A Weekend Guide to East London
It’s hard to see everything in a city that covers over 1500 square kilometres with hundreds of destinations of recommended cafes and galleries. Besides, you’ve been to all the iconic museums, and had your photo taken at Tower Bridge already, so why not avoid the stress of the underground and stay in East London. Everything is on the doorstep and there’s plenty to see and do while you’re there. Much more than see loads of things, it’s a good place to relax and enjoy nice food with some friends.
Take a walk from one end of Hackney down to Shoreditch and you won’t regret that you didn’t visit the TATE this time around… although make sure you go there at least once in your life.
Why not start on Wilton Way. It’s a stone’s throw from Hackney Central (London Overground – the orange line). A quiet road once you find it, with some interesting shops. If you’re coming from Hackney Central, you’ll first discover Momosan Shop. You’ll be struck by the large window as you pass, always with a lovely display of crafts and homeware. You’ll want to move in right away. Step in the door and… immediate tranquillity. Always smelling subtle incense and an instant homely feeling. It’s usually the Palo Santo burning, of which you’ll want to buy so you can recreate the essence when you get back home.
Leave Momosan Shop feeling Zen and make your way, literally less than 30 steps west, to J. Glinert. Another shop with an immaculate display of household essentials and hardware. Practical things, utensils, pens, magazines, watering cans, and coat hooks; this place is an homage to the original shop that the current owner visited as a kid – and he kept the name too! It’s well worth the visit, even if it’s just to get to hear the history of Wilton Way from a true local (the owner, Tom, that is).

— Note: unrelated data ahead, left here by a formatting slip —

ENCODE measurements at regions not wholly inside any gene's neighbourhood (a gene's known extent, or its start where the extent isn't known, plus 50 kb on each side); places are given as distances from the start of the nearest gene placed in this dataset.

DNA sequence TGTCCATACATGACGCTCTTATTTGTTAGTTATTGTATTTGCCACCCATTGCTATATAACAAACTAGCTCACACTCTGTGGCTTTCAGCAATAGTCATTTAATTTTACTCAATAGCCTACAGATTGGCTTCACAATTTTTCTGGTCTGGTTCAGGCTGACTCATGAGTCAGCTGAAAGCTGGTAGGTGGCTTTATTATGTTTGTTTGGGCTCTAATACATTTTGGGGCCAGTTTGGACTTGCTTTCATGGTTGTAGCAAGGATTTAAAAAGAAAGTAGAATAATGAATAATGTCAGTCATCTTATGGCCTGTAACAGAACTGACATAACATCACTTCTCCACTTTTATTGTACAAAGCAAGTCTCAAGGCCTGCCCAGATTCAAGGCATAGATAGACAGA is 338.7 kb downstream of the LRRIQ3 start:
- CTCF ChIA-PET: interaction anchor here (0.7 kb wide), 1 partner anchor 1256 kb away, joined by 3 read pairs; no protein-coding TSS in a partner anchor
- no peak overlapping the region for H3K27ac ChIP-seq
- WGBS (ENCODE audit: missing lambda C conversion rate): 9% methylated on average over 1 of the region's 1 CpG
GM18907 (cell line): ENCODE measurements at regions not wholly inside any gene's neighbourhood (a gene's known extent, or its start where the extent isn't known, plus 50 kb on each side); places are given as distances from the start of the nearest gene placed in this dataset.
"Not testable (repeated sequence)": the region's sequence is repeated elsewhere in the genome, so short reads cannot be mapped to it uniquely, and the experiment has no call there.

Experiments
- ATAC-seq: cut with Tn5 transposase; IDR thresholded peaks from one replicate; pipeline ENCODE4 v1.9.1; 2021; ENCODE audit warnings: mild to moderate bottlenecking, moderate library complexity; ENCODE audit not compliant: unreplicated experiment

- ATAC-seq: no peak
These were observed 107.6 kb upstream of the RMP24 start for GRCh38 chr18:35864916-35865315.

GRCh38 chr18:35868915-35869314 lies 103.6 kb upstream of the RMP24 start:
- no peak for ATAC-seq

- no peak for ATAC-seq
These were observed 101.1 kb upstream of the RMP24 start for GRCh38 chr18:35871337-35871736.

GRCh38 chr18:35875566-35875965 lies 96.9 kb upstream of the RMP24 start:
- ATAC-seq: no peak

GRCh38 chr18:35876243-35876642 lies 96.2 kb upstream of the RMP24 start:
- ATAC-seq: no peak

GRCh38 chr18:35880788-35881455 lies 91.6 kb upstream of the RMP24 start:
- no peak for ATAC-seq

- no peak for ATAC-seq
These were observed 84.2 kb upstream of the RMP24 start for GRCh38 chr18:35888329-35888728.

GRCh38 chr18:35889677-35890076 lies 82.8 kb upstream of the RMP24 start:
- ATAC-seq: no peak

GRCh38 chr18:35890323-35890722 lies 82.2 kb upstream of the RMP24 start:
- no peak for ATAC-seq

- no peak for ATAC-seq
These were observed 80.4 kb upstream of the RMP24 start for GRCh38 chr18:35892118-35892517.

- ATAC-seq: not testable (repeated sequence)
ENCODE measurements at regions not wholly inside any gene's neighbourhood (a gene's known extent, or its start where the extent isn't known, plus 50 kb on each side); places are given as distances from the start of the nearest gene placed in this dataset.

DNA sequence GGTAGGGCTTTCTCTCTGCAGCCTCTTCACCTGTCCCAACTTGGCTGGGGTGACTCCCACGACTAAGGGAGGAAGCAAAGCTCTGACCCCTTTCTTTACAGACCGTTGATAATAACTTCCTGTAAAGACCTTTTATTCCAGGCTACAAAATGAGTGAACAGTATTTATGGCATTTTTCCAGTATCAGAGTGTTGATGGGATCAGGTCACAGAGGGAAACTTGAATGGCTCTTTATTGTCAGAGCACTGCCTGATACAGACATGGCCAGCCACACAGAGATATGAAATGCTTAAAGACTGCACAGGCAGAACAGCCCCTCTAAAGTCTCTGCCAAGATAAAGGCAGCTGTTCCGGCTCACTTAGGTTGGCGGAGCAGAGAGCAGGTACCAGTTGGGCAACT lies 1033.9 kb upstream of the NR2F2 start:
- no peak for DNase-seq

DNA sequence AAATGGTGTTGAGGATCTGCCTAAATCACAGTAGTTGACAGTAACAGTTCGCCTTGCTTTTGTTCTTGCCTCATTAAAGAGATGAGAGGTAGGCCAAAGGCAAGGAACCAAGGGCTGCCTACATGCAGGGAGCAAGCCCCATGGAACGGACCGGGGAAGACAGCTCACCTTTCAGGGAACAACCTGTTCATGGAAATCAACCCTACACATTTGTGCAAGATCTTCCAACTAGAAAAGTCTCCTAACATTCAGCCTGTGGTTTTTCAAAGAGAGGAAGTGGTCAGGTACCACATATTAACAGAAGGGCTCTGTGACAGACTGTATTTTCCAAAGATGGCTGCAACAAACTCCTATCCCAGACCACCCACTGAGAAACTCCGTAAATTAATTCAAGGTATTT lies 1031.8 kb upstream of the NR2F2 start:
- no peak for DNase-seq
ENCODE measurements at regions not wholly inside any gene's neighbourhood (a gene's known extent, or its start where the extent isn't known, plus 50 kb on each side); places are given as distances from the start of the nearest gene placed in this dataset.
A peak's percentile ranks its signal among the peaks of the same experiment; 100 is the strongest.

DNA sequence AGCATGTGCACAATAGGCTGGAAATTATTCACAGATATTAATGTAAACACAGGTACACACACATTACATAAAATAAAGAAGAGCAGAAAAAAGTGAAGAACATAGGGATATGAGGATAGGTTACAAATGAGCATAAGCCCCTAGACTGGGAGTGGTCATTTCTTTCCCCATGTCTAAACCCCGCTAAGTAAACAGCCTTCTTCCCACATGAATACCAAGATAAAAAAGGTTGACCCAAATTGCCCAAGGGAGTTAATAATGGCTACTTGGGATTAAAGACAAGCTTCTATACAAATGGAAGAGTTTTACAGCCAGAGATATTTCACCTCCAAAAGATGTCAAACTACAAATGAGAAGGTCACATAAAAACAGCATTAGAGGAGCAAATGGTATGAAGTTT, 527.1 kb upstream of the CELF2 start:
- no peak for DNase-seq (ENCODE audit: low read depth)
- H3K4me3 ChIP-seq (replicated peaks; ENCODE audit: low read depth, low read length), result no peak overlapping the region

Continue west down Wilton Way and you’ll find Violet’s. A welcoming table and chairs out the front of this organic bakery/café. Get a cup of Buckwheat tea, accompanied by a chocolate and tahini brownie… you won’t regret it. They serve hot food too and have a daily specials menu.
After your pit stop, turn back the way you came and take a right down Navarino Road – all the way to the end, over the zebra crossing – and now you’re in London Fields. This place has been on record since as early as 1275, used for feeding live stock before taking it to market. Now, its buzzing with locals of every sort. If you’re visiting in the Summer, then be sure to have your swimming costume handy if you want to use the Lido.
Or just stroll through and enjoy the smell of the barbecue area.
You might want to return in the evening, sit on the grass and enjoy some food (I’ll tell you where to get that from shortly). If you walk all the way to the most southern tip of the park, cross over another zebra-crossing and you’ll be on Broadway Market. This road always has a great atmosphere going on and you’ll probably want to stop off at nearly every shop and restaurant you walk past. If you’re here on a Saturday, there’s a street market on going from 9 am till 5 pm.
It might seem like any other road (an in relation to London I suppose it is) but notice each shop and you’ll see how much of a melting-pot it really is.
Turkish food, pie and mash, caribbean cuisine, jellied eels, italian street food, bangladeshi super-market, artisan bakeries, art book shops, furniture galleries.
It has the lot – and does well to epitomise the East End of London. Take note of a restaurant or two (I recommend Bella Vita, 53-57), and store them in your head for later. Try to get back there when you start to feel hungry for dinner (because it will be busy). Don’t bother to wait around for a table. Order pizzas to take away and go and sit back on London Fields and soak in the atmosphere.
You’ll see a few bookshops on Broadway Market, as you walk south towards Regents Canal. If you can only stop by one, make sure it’s Artwords Bookshop on the corner of Broadway Market and Jackman Street. They specialise in visual culture covering all subjects fashion, art, graphic design, architecture, photography, and fine art. I’m certain you’ll see at least a magazine you’ll want to leave with.